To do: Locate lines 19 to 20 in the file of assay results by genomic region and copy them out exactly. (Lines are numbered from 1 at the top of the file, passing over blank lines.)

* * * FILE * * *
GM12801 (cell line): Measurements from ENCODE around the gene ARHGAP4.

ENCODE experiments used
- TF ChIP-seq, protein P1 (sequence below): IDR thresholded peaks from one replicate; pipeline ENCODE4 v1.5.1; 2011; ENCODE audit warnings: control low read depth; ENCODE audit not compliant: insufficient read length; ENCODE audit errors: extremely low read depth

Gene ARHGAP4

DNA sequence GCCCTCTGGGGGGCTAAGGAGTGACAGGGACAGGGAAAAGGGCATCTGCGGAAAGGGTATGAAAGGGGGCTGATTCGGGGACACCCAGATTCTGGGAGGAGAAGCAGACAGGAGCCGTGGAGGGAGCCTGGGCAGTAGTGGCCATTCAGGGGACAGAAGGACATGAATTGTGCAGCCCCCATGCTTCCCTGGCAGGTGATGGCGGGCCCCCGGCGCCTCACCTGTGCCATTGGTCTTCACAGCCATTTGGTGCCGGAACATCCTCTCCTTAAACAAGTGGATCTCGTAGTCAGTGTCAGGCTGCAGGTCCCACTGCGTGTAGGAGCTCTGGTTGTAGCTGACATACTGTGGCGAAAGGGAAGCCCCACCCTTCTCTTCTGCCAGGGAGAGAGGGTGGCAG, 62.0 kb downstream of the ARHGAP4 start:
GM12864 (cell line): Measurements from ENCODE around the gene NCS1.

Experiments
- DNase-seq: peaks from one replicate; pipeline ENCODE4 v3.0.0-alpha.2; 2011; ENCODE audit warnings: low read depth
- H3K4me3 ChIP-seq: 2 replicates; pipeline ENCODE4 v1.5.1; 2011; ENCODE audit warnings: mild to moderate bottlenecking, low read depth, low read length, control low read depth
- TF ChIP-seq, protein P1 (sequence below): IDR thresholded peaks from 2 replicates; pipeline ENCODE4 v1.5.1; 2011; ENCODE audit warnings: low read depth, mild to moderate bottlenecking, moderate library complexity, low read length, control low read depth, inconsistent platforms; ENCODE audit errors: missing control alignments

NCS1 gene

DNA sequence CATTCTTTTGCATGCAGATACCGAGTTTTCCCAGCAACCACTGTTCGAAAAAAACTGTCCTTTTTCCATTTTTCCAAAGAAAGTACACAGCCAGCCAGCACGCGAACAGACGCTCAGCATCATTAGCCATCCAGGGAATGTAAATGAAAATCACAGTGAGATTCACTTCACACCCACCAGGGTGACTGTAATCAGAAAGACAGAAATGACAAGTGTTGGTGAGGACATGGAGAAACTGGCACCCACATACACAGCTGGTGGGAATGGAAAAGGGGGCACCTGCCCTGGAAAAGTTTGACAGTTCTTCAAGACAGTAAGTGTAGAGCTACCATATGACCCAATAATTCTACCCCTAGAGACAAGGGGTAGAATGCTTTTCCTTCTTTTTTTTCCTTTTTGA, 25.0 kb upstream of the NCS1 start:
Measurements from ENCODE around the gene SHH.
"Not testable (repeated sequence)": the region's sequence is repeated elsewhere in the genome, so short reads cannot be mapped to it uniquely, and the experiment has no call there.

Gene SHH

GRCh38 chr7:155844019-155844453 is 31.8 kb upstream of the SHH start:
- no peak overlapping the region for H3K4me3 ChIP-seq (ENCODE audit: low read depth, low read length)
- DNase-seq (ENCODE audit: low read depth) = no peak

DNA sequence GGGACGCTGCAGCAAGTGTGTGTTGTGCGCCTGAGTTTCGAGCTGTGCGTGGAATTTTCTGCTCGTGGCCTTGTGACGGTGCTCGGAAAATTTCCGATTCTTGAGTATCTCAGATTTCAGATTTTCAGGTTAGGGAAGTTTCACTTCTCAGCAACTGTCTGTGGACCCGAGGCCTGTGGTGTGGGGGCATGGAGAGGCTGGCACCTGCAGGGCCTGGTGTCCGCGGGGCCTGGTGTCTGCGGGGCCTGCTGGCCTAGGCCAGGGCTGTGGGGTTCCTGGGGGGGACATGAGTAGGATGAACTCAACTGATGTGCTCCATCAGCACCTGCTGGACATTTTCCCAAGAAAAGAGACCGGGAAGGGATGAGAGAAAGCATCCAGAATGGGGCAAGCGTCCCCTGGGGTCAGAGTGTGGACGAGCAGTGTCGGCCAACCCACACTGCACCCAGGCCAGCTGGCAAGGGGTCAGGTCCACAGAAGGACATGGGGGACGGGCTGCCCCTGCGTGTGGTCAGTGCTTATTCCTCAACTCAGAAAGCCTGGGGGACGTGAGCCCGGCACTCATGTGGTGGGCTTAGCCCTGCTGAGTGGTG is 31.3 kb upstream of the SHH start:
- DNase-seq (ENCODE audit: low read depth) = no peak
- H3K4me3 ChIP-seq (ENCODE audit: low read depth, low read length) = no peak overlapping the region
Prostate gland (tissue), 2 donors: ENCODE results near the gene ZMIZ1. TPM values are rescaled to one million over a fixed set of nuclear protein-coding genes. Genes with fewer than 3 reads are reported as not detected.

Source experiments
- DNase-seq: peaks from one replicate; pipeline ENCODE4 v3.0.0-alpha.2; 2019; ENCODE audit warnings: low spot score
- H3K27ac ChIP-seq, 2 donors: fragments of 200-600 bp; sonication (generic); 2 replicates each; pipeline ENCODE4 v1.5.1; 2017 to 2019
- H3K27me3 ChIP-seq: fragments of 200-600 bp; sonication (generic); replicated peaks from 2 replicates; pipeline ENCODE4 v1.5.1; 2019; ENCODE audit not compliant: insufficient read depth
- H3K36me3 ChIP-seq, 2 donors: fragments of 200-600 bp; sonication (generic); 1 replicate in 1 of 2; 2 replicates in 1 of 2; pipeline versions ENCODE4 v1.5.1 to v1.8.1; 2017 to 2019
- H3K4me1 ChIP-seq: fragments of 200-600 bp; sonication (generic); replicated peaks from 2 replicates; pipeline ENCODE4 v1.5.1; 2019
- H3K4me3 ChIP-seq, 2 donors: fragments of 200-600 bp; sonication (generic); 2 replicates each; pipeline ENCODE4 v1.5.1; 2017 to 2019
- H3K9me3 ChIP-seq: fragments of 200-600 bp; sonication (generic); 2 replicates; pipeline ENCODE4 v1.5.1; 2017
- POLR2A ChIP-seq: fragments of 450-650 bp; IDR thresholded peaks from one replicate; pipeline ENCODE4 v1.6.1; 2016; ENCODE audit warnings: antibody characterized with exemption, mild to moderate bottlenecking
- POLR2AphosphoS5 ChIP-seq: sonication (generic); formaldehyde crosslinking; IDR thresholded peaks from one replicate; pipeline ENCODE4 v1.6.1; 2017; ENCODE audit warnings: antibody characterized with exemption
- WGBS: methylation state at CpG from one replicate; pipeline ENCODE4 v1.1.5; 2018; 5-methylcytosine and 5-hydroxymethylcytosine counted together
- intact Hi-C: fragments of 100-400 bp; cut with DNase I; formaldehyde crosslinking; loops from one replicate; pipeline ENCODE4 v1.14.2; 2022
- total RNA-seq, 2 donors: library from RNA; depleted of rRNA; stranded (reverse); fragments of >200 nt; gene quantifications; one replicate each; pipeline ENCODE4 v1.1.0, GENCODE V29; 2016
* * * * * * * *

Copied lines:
DNA sequence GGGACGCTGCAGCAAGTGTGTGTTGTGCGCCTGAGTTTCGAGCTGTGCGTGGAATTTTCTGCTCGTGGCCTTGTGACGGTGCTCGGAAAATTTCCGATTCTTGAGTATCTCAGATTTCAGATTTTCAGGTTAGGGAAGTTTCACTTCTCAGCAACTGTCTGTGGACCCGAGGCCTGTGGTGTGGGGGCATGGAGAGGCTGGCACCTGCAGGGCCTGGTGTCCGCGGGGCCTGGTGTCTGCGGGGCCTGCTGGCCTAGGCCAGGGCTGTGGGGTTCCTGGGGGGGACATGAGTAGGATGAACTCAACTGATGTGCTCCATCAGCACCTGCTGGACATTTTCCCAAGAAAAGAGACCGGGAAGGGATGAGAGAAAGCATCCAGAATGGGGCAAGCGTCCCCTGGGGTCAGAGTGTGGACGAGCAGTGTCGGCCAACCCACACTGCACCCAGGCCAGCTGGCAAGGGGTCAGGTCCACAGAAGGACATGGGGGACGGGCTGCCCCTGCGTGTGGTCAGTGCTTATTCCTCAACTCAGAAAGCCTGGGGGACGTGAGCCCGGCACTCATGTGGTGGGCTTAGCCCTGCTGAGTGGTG is 31.3 kb upstream of the SHH start:
- DNase-seq (ENCODE audit: low read depth) = no peak